No one dives deeper into the criminal mind than Jim Thompson. He built his career on the twisted ambitions of his dark, frightening characters. In Sharecropper Hell (DeVault-Graves Agency, 2014), which was originally titled Cropper’s Cabin on its initial release in 1952, he drags the reader into the inhospitable world of white trash sharecroppers of southeastern Oklahoma in the mid-20th century. Sex, murder, racial paranoia … it all plays fast and hard in Thompson’s writing.
David Goodis must have led a pretty depressing life. Virtually all of his novels are set amid grimy urban surroundings, usually his hometown of Philadelphia, and they’re populated by characters who live lives of utter hopelessness. I like to think of Goodis’ locales as being where despair goes to die.
In any case, The Secret Squad (DeVault-Graves Agency, 2014) fits right in the heart of the Goodis catalog. Originally titled Night Squad when it was first published in 1961, it is set in an area of “the big city” known as “the Swamp”, block after block of seedy bars, filthy cafés, rat-infested tenements, and violent criminals on every street corner.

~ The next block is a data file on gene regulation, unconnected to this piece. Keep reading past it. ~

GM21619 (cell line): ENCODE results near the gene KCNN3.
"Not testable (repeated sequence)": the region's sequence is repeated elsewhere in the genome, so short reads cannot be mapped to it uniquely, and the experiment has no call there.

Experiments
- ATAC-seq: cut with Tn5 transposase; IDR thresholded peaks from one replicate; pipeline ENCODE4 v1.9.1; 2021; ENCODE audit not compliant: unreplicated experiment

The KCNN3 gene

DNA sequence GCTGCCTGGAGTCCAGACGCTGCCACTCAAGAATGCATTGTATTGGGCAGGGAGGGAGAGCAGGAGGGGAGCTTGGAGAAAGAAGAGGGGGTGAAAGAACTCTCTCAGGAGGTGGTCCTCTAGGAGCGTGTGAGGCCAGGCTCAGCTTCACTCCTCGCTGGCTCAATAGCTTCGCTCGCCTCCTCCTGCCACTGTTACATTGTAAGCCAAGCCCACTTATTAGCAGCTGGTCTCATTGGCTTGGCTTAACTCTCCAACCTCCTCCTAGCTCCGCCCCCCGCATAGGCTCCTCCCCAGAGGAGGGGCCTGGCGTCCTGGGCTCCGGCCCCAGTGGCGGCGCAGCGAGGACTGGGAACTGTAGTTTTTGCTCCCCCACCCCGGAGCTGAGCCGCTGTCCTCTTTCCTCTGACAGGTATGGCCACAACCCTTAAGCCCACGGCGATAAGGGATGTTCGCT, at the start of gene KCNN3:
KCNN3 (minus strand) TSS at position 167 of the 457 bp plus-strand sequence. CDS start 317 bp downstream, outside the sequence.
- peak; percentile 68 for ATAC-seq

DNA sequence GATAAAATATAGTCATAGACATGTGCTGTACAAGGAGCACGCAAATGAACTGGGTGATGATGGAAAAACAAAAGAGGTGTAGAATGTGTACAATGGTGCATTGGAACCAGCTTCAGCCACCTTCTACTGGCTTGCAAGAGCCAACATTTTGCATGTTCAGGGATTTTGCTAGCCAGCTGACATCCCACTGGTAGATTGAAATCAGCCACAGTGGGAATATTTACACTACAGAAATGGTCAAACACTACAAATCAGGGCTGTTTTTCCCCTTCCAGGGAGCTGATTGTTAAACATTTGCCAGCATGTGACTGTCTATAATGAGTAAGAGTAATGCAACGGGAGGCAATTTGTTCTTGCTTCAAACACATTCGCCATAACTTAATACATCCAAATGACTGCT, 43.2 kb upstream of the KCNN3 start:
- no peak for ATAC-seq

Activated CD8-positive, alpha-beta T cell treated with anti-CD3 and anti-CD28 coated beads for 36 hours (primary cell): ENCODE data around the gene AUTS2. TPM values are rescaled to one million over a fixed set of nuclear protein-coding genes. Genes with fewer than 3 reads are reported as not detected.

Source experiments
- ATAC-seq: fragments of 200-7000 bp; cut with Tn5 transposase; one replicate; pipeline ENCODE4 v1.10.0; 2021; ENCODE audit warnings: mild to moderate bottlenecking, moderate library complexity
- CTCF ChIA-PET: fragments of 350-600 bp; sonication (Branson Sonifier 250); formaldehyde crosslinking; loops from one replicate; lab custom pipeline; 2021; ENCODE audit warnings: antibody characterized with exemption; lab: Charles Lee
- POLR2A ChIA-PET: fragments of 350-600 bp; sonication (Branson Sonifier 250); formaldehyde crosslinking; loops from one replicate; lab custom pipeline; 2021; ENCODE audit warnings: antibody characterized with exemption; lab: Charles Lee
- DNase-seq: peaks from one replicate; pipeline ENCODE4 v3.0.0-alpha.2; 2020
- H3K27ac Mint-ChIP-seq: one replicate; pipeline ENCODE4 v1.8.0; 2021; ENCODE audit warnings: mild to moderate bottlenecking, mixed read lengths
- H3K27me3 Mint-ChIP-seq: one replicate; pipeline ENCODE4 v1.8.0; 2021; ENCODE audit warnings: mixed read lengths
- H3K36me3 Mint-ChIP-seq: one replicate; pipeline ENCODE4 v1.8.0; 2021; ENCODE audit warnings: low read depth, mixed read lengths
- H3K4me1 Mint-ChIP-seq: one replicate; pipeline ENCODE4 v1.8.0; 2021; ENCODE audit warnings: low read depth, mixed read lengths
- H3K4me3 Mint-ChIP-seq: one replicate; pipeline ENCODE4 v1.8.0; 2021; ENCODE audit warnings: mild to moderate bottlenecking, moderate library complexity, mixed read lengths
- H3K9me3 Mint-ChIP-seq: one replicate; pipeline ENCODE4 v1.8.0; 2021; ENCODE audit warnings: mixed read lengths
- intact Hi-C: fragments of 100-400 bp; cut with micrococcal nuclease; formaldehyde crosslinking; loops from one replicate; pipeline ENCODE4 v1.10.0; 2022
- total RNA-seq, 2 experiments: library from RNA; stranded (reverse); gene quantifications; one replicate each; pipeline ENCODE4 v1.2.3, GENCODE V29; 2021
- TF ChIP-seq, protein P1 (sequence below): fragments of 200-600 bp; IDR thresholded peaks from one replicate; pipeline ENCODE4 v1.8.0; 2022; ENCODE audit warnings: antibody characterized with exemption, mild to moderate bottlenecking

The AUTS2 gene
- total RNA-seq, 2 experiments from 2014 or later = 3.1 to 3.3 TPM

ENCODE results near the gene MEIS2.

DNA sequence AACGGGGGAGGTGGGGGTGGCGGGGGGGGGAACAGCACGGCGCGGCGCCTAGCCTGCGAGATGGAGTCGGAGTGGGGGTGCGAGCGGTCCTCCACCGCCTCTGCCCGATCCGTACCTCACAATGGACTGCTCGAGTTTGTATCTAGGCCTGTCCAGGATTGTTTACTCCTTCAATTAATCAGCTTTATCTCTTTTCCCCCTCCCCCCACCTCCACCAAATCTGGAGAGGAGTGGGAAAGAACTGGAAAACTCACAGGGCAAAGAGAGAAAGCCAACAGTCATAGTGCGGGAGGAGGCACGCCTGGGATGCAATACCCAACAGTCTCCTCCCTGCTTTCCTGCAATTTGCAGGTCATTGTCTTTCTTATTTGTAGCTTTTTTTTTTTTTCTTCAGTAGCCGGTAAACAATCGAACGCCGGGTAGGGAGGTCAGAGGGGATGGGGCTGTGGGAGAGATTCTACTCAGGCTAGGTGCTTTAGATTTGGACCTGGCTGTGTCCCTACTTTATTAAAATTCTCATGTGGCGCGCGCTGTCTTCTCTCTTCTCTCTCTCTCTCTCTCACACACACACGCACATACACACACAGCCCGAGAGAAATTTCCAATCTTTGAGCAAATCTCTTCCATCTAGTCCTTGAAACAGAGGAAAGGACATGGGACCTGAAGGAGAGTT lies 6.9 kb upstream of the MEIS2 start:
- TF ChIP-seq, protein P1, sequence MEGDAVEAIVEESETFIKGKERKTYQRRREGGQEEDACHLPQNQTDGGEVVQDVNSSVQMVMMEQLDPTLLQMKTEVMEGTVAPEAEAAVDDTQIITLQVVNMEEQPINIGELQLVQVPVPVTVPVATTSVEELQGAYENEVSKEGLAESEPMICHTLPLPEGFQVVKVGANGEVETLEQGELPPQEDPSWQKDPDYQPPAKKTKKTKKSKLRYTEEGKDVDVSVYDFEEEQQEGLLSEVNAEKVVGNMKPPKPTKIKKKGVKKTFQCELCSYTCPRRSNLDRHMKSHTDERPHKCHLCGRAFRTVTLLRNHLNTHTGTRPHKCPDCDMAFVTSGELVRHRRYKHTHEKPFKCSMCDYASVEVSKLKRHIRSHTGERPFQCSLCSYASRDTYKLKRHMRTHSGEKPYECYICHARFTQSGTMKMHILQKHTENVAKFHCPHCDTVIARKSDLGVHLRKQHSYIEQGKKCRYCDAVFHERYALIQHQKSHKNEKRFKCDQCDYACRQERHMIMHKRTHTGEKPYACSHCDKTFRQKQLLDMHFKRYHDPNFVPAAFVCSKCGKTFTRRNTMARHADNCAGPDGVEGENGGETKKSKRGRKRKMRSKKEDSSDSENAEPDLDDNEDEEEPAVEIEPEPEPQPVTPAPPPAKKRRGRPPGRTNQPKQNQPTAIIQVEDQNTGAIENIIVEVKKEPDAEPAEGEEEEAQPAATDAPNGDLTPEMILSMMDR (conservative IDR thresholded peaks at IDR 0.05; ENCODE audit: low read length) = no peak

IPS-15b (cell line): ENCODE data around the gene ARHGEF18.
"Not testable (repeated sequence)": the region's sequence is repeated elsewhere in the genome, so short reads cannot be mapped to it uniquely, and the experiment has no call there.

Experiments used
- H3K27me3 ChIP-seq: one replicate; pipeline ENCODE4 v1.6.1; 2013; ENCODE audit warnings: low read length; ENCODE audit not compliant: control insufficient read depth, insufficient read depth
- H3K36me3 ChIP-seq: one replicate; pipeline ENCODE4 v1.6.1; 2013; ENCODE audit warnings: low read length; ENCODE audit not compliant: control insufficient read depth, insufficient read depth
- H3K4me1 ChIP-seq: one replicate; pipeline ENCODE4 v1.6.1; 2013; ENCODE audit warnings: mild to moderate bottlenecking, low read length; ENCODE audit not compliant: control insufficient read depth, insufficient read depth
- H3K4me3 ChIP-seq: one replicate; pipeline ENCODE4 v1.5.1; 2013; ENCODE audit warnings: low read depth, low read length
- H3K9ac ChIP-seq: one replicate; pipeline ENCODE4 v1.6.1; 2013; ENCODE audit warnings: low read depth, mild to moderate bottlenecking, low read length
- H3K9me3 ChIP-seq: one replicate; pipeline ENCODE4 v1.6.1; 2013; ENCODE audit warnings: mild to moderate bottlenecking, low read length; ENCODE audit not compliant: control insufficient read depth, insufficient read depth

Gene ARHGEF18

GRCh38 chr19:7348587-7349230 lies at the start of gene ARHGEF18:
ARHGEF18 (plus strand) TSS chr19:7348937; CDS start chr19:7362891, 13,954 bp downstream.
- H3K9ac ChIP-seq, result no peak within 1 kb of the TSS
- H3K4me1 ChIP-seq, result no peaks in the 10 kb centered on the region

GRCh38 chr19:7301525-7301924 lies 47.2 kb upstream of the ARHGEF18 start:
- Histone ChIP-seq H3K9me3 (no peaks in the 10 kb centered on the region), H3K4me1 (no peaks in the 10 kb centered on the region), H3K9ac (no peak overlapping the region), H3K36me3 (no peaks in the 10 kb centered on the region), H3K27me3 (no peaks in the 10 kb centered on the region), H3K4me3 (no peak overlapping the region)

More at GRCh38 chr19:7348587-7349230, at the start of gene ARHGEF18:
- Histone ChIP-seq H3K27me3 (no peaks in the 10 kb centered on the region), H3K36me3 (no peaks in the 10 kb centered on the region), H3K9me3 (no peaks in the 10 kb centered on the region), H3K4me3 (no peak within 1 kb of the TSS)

Unlike the protagonists of other Goodis novels, the central character in The Secret Squad, Corey Bradford, knows he’s on the down slope of his life and knows he has no one to blame but himself. A disgraced ex-cop who is offered one last chance at redemption, Bradford takes it and, like so many noir characters in literature, makes wrong choices at every turn.
This novel, under its original title, was released as an audiocassette in 1991, narrated by Kevin Spacey. It was heavily abridged, however, losing nearly half of the text. This new audiobook, which I’ve narrated, is unabridged, complete with full text as written by David Goodis, and is now available at Audible, Amazon, and iTunes.